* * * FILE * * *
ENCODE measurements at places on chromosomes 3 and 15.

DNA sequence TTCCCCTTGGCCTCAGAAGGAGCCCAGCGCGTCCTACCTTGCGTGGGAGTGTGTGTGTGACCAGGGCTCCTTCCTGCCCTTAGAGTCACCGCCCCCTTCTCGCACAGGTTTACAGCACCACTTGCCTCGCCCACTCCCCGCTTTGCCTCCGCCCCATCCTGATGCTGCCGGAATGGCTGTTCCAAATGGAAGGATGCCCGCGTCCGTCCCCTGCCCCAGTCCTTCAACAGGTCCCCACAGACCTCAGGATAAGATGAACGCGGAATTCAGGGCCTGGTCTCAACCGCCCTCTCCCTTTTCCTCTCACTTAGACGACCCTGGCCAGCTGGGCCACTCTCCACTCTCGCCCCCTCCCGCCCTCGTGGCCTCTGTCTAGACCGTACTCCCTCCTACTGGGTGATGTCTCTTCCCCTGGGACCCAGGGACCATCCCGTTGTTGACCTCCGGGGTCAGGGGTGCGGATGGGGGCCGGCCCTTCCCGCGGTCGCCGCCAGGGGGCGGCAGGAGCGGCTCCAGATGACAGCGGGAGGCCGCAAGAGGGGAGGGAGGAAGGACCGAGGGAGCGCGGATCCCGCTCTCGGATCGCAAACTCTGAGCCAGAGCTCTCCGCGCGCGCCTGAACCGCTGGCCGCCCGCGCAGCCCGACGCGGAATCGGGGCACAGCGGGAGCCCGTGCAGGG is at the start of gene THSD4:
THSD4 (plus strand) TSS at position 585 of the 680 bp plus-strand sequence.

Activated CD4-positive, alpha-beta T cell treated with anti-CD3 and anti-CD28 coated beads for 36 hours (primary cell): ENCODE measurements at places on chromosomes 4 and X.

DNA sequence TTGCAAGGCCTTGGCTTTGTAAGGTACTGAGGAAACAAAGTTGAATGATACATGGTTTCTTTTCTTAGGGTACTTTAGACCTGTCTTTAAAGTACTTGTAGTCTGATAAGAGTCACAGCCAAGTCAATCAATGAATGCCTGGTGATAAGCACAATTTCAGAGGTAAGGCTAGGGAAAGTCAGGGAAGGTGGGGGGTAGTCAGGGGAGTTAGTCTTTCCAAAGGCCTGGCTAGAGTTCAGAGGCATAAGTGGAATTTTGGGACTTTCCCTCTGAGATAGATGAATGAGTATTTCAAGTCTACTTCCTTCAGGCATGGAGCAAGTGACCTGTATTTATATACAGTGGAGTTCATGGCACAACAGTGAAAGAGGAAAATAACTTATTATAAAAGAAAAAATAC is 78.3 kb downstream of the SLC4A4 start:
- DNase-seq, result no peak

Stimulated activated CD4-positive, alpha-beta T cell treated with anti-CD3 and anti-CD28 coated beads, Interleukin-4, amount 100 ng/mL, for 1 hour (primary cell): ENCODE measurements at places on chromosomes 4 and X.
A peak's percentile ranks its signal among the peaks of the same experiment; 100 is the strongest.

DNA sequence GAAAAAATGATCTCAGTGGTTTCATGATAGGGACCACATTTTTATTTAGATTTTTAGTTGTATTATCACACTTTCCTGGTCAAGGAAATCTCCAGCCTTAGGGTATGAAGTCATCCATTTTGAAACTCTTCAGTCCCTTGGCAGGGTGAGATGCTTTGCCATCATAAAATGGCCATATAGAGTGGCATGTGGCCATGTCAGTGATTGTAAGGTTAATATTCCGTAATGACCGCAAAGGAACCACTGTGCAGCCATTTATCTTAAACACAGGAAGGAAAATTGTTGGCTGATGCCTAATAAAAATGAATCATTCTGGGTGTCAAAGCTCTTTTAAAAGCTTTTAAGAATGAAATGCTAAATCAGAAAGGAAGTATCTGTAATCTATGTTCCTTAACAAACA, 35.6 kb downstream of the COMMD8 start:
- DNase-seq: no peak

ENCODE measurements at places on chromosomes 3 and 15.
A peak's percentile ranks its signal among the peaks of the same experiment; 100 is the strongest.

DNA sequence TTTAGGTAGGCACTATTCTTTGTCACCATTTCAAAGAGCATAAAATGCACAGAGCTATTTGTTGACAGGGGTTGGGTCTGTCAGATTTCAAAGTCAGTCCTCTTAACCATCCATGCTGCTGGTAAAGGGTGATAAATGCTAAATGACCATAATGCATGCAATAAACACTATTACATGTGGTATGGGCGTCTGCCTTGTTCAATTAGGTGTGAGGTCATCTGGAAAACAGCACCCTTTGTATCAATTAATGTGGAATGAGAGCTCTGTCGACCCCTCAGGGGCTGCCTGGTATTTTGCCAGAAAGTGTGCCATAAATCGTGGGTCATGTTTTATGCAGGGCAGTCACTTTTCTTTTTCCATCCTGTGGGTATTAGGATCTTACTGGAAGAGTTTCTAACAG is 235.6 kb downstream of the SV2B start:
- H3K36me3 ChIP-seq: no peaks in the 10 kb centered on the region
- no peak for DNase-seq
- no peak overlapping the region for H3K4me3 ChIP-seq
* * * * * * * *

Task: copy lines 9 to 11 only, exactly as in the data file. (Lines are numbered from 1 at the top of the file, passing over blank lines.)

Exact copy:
DNA sequence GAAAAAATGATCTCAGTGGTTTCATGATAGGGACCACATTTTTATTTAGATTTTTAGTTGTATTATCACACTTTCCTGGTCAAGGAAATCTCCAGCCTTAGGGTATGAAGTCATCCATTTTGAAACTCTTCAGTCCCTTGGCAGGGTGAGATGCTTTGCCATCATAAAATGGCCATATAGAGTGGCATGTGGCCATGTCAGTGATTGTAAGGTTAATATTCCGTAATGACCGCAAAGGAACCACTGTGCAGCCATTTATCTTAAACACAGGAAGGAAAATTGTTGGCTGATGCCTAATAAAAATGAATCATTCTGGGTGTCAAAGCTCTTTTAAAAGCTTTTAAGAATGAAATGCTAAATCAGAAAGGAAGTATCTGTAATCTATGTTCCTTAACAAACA, 35.6 kb downstream of the COMMD8 start:
- DNase-seq: no peak

ENCODE measurements at places on chromosomes 3 and 15.